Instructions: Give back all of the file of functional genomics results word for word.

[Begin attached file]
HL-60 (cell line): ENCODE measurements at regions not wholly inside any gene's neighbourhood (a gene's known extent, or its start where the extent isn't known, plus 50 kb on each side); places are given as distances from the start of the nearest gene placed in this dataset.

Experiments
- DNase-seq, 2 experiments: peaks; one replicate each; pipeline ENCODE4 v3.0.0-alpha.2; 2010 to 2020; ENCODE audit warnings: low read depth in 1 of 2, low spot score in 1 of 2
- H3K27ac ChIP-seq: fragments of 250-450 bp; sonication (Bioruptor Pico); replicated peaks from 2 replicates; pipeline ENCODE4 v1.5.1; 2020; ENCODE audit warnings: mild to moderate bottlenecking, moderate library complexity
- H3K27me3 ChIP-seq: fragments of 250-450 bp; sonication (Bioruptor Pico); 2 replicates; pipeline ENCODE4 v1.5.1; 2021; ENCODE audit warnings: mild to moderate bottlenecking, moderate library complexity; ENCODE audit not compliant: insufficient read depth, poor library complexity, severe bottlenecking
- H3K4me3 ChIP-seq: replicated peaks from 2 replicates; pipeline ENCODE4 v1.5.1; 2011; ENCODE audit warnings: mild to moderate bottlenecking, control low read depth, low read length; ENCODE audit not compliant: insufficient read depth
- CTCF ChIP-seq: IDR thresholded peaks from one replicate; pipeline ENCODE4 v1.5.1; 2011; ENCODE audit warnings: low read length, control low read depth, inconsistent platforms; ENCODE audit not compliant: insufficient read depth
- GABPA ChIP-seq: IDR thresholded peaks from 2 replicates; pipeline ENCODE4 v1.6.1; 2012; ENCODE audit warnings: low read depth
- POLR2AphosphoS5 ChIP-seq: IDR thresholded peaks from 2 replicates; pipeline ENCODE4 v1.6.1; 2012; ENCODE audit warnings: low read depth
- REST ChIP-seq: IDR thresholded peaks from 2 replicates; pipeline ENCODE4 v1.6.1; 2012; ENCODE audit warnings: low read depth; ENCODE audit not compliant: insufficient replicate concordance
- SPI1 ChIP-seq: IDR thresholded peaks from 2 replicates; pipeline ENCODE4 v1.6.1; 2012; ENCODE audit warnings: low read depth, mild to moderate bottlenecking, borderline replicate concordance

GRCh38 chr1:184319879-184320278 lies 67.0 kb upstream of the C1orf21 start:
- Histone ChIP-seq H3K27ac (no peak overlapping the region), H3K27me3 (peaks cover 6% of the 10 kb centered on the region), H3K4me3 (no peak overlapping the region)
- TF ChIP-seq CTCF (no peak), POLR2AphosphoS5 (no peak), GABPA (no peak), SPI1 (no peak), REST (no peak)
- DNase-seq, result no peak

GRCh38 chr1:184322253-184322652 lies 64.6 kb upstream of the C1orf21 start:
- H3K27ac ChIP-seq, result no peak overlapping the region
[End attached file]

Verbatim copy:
HL-60 (cell line): ENCODE measurements at regions not wholly inside any gene's neighbourhood (a gene's known extent, or its start where the extent isn't known, plus 50 kb on each side); places are given as distances from the start of the nearest gene placed in this dataset.

Experiments
- DNase-seq, 2 experiments: peaks; one replicate each; pipeline ENCODE4 v3.0.0-alpha.2; 2010 to 2020; ENCODE audit warnings: low read depth in 1 of 2, low spot score in 1 of 2
- H3K27ac ChIP-seq: fragments of 250-450 bp; sonication (Bioruptor Pico); replicated peaks from 2 replicates; pipeline ENCODE4 v1.5.1; 2020; ENCODE audit warnings: mild to moderate bottlenecking, moderate library complexity
- H3K27me3 ChIP-seq: fragments of 250-450 bp; sonication (Bioruptor Pico); 2 replicates; pipeline ENCODE4 v1.5.1; 2021; ENCODE audit warnings: mild to moderate bottlenecking, moderate library complexity; ENCODE audit not compliant: insufficient read depth, poor library complexity, severe bottlenecking
- H3K4me3 ChIP-seq: replicated peaks from 2 replicates; pipeline ENCODE4 v1.5.1; 2011; ENCODE audit warnings: mild to moderate bottlenecking, control low read depth, low read length; ENCODE audit not compliant: insufficient read depth
- CTCF ChIP-seq: IDR thresholded peaks from one replicate; pipeline ENCODE4 v1.5.1; 2011; ENCODE audit warnings: low read length, control low read depth, inconsistent platforms; ENCODE audit not compliant: insufficient read depth
- GABPA ChIP-seq: IDR thresholded peaks from 2 replicates; pipeline ENCODE4 v1.6.1; 2012; ENCODE audit warnings: low read depth
- POLR2AphosphoS5 ChIP-seq: IDR thresholded peaks from 2 replicates; pipeline ENCODE4 v1.6.1; 2012; ENCODE audit warnings: low read depth
- REST ChIP-seq: IDR thresholded peaks from 2 replicates; pipeline ENCODE4 v1.6.1; 2012; ENCODE audit warnings: low read depth; ENCODE audit not compliant: insufficient replicate concordance
- SPI1 ChIP-seq: IDR thresholded peaks from 2 replicates; pipeline ENCODE4 v1.6.1; 2012; ENCODE audit warnings: low read depth, mild to moderate bottlenecking, borderline replicate concordance

GRCh38 chr1:184319879-184320278 lies 67.0 kb upstream of the C1orf21 start:
- Histone ChIP-seq H3K27ac (no peak overlapping the region), H3K27me3 (peaks cover 6% of the 10 kb centered on the region), H3K4me3 (no peak overlapping the region)
- TF ChIP-seq CTCF (no peak), POLR2AphosphoS5 (no peak), GABPA (no peak), SPI1 (no peak), REST (no peak)
- DNase-seq, result no peak

GRCh38 chr1:184322253-184322652 lies 64.6 kb upstream of the C1orf21 start:
- H3K27ac ChIP-seq, result no peak overlapping the region